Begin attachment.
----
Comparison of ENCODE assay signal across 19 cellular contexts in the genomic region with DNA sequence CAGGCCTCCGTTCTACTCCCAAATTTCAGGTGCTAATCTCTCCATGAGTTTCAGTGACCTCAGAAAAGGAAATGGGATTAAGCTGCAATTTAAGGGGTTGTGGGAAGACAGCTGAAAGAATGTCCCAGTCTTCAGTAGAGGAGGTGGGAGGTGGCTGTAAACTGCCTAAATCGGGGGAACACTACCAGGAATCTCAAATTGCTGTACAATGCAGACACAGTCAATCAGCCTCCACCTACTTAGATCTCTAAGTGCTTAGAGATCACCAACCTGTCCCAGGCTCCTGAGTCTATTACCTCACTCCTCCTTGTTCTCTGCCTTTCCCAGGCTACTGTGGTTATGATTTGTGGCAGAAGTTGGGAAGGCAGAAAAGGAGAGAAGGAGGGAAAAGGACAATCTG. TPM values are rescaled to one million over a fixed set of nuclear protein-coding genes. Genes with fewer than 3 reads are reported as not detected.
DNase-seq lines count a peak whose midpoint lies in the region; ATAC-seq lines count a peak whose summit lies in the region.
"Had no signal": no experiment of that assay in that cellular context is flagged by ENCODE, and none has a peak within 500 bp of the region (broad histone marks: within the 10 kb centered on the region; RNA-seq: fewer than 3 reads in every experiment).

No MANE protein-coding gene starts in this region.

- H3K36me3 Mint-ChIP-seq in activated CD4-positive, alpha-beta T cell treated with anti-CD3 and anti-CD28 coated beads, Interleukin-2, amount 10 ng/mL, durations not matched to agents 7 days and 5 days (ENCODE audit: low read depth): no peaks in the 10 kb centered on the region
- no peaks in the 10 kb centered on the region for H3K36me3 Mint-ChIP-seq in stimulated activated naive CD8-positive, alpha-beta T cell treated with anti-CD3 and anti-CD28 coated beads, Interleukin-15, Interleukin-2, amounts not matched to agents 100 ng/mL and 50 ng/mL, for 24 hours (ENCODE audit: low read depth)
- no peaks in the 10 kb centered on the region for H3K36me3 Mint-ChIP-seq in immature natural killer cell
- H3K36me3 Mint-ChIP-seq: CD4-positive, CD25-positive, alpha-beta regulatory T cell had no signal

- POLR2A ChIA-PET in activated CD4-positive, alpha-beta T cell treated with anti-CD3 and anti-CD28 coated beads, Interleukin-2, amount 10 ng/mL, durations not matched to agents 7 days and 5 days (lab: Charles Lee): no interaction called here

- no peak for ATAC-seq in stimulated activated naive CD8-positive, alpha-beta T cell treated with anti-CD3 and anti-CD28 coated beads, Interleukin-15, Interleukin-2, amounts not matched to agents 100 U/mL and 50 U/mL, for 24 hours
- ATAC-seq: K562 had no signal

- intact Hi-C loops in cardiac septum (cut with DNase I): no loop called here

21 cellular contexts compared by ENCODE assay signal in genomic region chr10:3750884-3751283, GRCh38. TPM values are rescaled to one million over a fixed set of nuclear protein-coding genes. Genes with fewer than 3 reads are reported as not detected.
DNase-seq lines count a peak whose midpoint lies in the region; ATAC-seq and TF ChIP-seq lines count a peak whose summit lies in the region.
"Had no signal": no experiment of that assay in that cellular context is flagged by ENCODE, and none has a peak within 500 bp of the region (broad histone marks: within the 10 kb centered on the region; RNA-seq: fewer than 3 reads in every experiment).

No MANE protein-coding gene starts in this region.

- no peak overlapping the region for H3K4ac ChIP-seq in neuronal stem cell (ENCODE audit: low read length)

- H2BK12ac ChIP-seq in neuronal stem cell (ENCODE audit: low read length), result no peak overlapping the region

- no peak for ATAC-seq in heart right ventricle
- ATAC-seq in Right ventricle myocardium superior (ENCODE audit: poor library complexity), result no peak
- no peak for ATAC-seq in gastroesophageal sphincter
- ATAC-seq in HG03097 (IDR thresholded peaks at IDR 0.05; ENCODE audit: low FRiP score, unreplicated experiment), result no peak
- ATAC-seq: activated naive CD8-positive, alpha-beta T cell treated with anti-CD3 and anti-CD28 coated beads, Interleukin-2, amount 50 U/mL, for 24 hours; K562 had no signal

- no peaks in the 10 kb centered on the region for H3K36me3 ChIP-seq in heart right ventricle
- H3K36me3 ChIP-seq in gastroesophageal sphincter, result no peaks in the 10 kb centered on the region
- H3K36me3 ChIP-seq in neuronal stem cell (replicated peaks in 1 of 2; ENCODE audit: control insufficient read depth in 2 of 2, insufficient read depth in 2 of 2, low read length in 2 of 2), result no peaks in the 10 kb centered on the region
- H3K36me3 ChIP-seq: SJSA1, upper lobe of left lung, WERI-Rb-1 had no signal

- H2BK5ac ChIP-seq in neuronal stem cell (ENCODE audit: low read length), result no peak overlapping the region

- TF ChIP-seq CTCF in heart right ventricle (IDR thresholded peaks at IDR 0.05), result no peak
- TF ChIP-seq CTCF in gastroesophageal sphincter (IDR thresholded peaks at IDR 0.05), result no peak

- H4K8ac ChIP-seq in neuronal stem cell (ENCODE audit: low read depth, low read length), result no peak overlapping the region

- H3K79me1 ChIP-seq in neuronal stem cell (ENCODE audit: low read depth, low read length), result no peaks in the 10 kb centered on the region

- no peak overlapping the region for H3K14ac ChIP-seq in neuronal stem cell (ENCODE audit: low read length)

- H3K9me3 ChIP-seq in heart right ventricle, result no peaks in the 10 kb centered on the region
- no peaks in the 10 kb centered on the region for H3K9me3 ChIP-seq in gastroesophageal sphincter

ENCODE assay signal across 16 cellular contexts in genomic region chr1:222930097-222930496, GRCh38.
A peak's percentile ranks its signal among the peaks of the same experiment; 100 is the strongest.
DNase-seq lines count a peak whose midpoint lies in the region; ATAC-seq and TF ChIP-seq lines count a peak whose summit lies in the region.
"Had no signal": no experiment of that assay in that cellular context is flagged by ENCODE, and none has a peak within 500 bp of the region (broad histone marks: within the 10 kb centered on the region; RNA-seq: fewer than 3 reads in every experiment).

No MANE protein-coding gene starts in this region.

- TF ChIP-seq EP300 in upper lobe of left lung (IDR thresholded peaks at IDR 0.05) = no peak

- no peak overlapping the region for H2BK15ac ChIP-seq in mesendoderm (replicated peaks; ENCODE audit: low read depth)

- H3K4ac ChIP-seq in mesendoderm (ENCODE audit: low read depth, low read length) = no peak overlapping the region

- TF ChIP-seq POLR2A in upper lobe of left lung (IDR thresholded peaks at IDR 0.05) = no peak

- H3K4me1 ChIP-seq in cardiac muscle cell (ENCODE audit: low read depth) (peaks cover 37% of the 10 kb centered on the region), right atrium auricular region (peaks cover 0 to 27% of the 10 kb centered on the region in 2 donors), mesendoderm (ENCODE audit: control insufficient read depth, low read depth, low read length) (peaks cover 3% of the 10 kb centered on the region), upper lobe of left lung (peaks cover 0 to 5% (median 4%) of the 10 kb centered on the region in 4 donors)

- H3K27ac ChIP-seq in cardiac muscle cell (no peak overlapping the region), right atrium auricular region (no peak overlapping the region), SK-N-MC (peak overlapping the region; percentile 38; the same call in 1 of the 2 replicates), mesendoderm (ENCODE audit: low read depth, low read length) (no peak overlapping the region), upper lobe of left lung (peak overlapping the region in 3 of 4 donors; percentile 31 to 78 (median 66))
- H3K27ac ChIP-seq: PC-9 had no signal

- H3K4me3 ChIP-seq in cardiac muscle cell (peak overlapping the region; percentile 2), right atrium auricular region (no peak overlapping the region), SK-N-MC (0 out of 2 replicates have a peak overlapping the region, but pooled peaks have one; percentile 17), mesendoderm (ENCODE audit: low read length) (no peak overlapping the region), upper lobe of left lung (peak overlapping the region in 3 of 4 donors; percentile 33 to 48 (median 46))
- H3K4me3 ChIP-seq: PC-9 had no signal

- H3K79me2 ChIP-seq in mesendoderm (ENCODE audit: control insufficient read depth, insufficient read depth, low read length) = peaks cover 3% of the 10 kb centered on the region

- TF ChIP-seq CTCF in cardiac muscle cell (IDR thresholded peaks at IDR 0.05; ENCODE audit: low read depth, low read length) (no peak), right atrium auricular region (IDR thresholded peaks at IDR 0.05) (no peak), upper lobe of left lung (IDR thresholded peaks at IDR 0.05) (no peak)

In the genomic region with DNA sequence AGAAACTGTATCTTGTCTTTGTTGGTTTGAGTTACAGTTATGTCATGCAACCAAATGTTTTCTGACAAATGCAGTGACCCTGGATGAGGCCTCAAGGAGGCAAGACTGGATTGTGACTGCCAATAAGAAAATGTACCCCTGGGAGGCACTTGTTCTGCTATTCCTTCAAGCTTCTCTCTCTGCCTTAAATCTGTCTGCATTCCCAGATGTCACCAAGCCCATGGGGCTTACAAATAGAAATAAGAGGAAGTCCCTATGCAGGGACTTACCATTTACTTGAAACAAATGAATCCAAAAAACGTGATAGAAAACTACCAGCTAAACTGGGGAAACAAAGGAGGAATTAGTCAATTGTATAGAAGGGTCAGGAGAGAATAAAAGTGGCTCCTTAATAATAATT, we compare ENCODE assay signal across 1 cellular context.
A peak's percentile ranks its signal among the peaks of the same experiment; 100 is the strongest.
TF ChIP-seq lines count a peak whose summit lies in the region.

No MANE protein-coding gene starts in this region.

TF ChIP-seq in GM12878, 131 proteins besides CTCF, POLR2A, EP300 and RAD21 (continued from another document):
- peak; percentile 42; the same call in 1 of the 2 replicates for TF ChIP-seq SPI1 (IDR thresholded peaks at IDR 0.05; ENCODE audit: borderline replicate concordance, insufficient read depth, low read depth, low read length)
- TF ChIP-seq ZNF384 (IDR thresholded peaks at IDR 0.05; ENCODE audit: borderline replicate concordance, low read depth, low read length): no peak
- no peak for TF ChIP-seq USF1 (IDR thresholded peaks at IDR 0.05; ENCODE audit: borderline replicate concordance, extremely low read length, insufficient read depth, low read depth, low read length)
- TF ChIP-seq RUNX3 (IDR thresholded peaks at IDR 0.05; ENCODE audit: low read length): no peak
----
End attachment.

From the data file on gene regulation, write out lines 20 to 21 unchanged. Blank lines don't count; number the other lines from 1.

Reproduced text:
- ATAC-seq in Right ventricle myocardium superior (ENCODE audit: poor library complexity), result no peak
- no peak for ATAC-seq in gastroesophageal sphincter